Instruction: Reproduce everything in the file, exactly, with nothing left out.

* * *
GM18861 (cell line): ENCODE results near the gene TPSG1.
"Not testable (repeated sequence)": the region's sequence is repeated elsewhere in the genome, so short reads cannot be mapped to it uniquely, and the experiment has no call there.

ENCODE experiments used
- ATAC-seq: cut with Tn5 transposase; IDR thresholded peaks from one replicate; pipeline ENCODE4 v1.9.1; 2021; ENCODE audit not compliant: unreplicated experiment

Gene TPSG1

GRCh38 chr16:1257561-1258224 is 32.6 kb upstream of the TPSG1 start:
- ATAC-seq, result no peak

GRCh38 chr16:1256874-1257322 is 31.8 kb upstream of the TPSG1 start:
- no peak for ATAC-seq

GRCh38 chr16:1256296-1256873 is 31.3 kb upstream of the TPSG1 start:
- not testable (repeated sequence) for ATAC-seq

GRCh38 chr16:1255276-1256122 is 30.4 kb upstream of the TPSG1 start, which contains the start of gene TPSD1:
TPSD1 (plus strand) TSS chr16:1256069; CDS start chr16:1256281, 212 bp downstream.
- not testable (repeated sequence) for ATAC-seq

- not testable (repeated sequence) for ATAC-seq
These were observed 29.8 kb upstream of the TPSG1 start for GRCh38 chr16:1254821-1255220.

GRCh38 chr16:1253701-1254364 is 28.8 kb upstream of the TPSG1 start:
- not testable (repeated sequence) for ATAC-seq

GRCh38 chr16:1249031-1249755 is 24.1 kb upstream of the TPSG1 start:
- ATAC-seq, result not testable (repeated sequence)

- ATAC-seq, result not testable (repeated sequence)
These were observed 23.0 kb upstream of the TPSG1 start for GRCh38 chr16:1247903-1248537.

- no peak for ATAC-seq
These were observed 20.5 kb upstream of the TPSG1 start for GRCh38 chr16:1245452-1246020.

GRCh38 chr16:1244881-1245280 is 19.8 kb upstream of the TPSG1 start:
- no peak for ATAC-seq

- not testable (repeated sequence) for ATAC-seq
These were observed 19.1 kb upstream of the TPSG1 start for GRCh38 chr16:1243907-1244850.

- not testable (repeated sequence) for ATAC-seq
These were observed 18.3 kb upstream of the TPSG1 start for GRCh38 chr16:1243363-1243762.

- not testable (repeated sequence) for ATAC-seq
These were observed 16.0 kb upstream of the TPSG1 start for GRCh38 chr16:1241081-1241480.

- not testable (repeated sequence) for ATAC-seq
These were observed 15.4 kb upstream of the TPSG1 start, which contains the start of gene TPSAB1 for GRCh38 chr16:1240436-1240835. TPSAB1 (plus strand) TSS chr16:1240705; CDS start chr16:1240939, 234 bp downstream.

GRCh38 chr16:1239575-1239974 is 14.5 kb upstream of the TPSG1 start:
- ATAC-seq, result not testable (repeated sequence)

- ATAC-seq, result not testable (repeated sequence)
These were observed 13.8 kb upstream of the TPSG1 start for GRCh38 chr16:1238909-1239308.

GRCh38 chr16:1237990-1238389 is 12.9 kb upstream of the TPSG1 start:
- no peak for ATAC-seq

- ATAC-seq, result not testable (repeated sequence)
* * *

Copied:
GM18861 (cell line): ENCODE results near the gene TPSG1.
"Not testable (repeated sequence)": the region's sequence is repeated elsewhere in the genome, so short reads cannot be mapped to it uniquely, and the experiment has no call there.

ENCODE experiments used
- ATAC-seq: cut with Tn5 transposase; IDR thresholded peaks from one replicate; pipeline ENCODE4 v1.9.1; 2021; ENCODE audit not compliant: unreplicated experiment

Gene TPSG1

GRCh38 chr16:1257561-1258224 is 32.6 kb upstream of the TPSG1 start:
- ATAC-seq, result no peak

GRCh38 chr16:1256874-1257322 is 31.8 kb upstream of the TPSG1 start:
- no peak for ATAC-seq

GRCh38 chr16:1256296-1256873 is 31.3 kb upstream of the TPSG1 start:
- not testable (repeated sequence) for ATAC-seq

GRCh38 chr16:1255276-1256122 is 30.4 kb upstream of the TPSG1 start, which contains the start of gene TPSD1:
TPSD1 (plus strand) TSS chr16:1256069; CDS start chr16:1256281, 212 bp downstream.
- not testable (repeated sequence) for ATAC-seq

- not testable (repeated sequence) for ATAC-seq
These were observed 29.8 kb upstream of the TPSG1 start for GRCh38 chr16:1254821-1255220.

GRCh38 chr16:1253701-1254364 is 28.8 kb upstream of the TPSG1 start:
- not testable (repeated sequence) for ATAC-seq

GRCh38 chr16:1249031-1249755 is 24.1 kb upstream of the TPSG1 start:
- ATAC-seq, result not testable (repeated sequence)

- ATAC-seq, result not testable (repeated sequence)
These were observed 23.0 kb upstream of the TPSG1 start for GRCh38 chr16:1247903-1248537.

- no peak for ATAC-seq
These were observed 20.5 kb upstream of the TPSG1 start for GRCh38 chr16:1245452-1246020.

GRCh38 chr16:1244881-1245280 is 19.8 kb upstream of the TPSG1 start:
- no peak for ATAC-seq

- not testable (repeated sequence) for ATAC-seq
These were observed 19.1 kb upstream of the TPSG1 start for GRCh38 chr16:1243907-1244850.

- not testable (repeated sequence) for ATAC-seq
These were observed 18.3 kb upstream of the TPSG1 start for GRCh38 chr16:1243363-1243762.

- not testable (repeated sequence) for ATAC-seq
These were observed 16.0 kb upstream of the TPSG1 start for GRCh38 chr16:1241081-1241480.

- not testable (repeated sequence) for ATAC-seq
These were observed 15.4 kb upstream of the TPSG1 start, which contains the start of gene TPSAB1 for GRCh38 chr16:1240436-1240835. TPSAB1 (plus strand) TSS chr16:1240705; CDS start chr16:1240939, 234 bp downstream.

GRCh38 chr16:1239575-1239974 is 14.5 kb upstream of the TPSG1 start:
- ATAC-seq, result not testable (repeated sequence)

- ATAC-seq, result not testable (repeated sequence)
These were observed 13.8 kb upstream of the TPSG1 start for GRCh38 chr16:1238909-1239308.

GRCh38 chr16:1237990-1238389 is 12.9 kb upstream of the TPSG1 start:
- no peak for ATAC-seq

- ATAC-seq, result not testable (repeated sequence)